Washington (CNN) - One thing critical to addressing the current influx of unaccompanied minors along the U.S.-Mexico border: lots and lots of lawyers. That was Vice President Joe Biden's call to the legal services community on Wednesday.
"We need lawyers. We need trained lawyers to determine whether or not these kids meet the criteria for refugee status," the vice president said at a gathering of representatives from law firms and non-profits at the White House.
Families in violence-plagued Central American countries are making the “horrible” decision to send kids to the United States, Biden said, saying the legal community needed to step up its presence in immigration courts determining which kids can stay and which must be sent back.
“It’s hard. It’s going to be really hard. It was hard already. This backlog is going to continue to pile up,” Biden said, noting he thought the “vast majority” of Americans believed something needed to be done to help the migrant children, who began flooding the U.S.-Mexico border earlier this summer.
Biden said that providing legal representation to kids was essential in upholding the United States’ reputation.
“I hope you’ve overcome the notion that just because we can’t do them all we shouldn’t do anything,” he told the group of lawyers. “You know, you take care of one of these kids, you’ll get greater satisfaction than you have from winning a case for a major corporate client.”
Biden's plea is part of a larger series of actions on the part of the administration to address the growing crisis of unaccompanied minors crossing the U.S.-Mexico border illegally. The number of minors from Central American countries- with the overwhelming majority hailing from El Salvador, Honduras and Guatemala- crossing the border has surged in 2014. Since the beginning of the year, 62,000 children have arrived in the United States illegally, though the rate has slowed in recent weeks.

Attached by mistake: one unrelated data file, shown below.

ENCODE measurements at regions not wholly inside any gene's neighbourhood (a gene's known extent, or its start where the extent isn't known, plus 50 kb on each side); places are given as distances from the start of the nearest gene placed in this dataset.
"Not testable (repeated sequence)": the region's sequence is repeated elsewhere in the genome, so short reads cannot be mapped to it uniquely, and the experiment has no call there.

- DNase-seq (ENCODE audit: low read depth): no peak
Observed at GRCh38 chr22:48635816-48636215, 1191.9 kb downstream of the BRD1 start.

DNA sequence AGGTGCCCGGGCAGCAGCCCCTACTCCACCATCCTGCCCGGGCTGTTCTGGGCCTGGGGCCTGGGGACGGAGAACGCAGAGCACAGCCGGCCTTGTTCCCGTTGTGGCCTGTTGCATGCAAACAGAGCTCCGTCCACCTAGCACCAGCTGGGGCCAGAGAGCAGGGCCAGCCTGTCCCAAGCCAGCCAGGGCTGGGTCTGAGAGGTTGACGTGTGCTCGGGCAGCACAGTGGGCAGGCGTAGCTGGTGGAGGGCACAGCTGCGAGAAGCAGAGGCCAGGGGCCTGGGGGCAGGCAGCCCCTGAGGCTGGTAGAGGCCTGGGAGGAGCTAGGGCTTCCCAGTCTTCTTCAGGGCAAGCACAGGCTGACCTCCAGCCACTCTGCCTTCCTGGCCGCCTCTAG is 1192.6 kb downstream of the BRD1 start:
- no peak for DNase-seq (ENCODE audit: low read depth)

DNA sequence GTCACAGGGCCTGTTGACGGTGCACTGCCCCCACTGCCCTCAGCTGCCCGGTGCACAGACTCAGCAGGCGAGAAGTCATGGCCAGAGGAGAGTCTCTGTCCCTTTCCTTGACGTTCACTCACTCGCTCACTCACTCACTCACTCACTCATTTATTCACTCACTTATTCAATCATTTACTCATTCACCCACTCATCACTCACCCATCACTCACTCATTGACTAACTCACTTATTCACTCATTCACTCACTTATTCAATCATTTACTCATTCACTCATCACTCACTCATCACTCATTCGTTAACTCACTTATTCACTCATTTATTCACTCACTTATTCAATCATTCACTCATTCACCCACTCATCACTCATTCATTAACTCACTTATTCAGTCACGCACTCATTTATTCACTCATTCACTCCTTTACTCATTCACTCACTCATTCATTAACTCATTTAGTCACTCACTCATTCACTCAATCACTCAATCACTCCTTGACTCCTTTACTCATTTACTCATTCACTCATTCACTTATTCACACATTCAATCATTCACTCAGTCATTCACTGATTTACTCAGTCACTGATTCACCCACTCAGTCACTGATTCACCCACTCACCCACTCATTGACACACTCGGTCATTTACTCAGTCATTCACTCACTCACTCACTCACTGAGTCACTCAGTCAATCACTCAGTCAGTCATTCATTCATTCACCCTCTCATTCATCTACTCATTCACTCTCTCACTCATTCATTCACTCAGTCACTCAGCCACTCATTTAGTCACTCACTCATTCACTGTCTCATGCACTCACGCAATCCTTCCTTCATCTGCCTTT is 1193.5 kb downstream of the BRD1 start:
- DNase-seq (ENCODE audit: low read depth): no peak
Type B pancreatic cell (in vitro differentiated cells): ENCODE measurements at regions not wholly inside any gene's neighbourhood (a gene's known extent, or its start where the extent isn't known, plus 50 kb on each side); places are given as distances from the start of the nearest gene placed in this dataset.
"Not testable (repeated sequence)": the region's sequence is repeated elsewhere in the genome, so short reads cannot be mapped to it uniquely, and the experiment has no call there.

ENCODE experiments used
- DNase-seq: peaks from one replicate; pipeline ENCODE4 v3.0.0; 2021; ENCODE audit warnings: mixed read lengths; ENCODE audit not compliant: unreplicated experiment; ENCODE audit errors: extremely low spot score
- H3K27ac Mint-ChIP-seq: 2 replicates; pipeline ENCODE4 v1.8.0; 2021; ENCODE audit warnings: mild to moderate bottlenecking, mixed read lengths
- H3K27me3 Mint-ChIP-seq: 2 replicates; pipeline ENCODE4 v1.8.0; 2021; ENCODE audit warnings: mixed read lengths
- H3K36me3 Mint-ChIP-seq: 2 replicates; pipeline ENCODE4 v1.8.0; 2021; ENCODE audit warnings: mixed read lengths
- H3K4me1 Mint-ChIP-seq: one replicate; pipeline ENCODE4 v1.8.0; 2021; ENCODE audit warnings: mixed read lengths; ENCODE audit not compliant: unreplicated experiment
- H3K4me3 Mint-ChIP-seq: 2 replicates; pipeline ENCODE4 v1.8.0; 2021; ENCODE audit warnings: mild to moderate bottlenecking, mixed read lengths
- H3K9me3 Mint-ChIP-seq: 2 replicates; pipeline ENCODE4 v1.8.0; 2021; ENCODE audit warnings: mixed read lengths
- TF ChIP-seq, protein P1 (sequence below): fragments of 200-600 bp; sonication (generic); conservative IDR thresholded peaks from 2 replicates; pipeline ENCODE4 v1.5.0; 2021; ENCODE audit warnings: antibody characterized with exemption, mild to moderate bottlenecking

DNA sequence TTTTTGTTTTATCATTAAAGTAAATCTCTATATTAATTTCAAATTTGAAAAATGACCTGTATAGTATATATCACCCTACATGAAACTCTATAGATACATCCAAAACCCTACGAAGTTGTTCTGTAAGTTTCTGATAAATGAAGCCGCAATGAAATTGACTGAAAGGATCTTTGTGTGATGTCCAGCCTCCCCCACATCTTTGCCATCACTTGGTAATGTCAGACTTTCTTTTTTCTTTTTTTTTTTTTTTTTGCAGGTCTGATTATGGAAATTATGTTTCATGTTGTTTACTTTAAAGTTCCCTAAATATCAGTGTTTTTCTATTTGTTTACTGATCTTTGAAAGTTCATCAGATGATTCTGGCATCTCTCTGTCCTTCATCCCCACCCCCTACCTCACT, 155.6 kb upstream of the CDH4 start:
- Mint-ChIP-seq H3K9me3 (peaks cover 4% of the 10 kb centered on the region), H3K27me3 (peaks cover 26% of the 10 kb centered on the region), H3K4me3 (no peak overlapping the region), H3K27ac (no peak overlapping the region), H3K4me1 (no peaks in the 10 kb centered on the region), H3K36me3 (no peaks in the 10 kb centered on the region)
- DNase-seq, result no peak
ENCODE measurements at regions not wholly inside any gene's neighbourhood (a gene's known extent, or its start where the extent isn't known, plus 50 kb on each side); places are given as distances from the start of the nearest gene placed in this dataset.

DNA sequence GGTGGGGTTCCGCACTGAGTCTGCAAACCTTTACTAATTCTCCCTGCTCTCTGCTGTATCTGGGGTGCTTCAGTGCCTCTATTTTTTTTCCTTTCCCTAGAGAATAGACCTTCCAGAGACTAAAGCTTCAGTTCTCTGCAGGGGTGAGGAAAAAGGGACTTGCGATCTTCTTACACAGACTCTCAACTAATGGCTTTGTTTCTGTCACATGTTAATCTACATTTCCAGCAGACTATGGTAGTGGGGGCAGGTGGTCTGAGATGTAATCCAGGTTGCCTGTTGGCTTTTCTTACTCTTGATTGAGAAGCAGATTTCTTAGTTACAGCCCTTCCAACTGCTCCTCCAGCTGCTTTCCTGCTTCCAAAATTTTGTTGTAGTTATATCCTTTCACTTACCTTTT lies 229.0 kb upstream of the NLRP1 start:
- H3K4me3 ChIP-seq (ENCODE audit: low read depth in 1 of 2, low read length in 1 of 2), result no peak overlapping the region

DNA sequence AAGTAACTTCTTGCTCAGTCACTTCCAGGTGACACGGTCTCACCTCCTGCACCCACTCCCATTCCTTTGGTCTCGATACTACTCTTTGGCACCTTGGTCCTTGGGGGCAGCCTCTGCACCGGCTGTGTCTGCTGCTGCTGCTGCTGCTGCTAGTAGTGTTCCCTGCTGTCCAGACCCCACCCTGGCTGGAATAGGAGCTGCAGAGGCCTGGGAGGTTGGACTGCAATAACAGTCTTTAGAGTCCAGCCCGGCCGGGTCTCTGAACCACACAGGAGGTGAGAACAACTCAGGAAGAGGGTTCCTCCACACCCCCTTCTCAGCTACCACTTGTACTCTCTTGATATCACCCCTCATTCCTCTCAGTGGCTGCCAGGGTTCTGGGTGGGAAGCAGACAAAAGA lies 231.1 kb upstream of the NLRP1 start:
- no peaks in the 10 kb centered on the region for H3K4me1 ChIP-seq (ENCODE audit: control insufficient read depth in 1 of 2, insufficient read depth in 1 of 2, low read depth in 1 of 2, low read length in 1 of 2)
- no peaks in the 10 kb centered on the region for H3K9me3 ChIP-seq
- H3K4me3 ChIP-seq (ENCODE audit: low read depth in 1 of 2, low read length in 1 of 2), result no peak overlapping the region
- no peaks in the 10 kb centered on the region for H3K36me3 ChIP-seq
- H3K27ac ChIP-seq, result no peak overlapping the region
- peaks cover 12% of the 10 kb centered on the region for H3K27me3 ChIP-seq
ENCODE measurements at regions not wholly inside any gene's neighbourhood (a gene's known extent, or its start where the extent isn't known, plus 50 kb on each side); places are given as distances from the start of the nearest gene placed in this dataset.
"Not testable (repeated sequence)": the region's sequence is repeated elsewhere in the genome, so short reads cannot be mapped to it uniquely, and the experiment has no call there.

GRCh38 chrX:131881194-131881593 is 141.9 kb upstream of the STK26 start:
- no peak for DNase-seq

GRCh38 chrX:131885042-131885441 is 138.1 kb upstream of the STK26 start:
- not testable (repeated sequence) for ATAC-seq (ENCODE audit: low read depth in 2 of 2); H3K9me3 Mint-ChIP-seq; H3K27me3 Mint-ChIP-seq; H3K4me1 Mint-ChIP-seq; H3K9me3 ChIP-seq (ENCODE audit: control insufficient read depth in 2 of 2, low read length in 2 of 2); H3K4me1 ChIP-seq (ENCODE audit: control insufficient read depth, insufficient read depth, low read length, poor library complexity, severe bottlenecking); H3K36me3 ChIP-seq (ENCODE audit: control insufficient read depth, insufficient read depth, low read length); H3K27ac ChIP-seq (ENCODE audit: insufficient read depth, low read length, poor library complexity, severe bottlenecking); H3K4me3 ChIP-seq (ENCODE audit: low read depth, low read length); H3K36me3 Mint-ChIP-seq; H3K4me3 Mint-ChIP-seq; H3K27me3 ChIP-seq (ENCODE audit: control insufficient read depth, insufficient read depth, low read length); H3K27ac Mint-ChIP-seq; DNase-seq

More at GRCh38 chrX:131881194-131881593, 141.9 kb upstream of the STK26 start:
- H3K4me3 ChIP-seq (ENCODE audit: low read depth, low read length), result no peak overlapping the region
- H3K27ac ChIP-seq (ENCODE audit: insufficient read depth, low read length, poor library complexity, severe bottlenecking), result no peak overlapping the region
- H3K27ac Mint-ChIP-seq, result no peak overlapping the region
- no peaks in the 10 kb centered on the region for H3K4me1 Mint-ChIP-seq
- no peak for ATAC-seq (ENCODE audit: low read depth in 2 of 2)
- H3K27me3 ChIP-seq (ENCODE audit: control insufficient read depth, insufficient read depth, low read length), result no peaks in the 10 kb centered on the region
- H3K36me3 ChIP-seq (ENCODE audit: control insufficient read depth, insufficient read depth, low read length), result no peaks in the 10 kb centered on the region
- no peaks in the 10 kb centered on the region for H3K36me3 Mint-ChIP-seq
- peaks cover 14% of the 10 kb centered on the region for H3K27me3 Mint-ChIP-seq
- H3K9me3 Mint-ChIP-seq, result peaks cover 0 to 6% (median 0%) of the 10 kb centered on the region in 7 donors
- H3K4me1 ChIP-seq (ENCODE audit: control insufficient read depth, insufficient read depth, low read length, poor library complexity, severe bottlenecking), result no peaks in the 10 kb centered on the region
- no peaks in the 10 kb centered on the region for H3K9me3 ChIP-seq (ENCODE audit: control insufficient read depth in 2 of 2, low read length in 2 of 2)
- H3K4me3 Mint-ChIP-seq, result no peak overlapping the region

Federal law dictates that minors from countries that are not contiguous to the United States (i.e. not from Mexico or Canada) cannot be immediately sent back to their home countries, they must have a court hearing. So, enter the lawyers.
“I wish I had a more perfect solution for you,” Biden said. “This is just hard stuff.”
In June, Biden visited Guatemala, one of the countries of origin for the wave of migrant children, to announce greater U.S. efforts in stemming gang-related violence. Children are also arriving from El Salvador and Honduras.
The surge prompted a heated debate over what to do with the children, leading to angry protests and accusations the White House wasn’t doing enough to secure the border. President Barack Obama requested nearly $4 billion from Congress to accommodate the migrants and help process them through immigration courts, though lawmakers weren’t able to come to an agreement on a final measure before they left for a five week summer vacation.
“What we’re trying to figure out – and it’s hard – is how we can use the multiple assets, absent Congressional support and the real money we need, to do the kinds of things we need,” Biden said. “Because they’ve left town. And they left town a long time ago, figuratively speaking, in actually engaging on this.”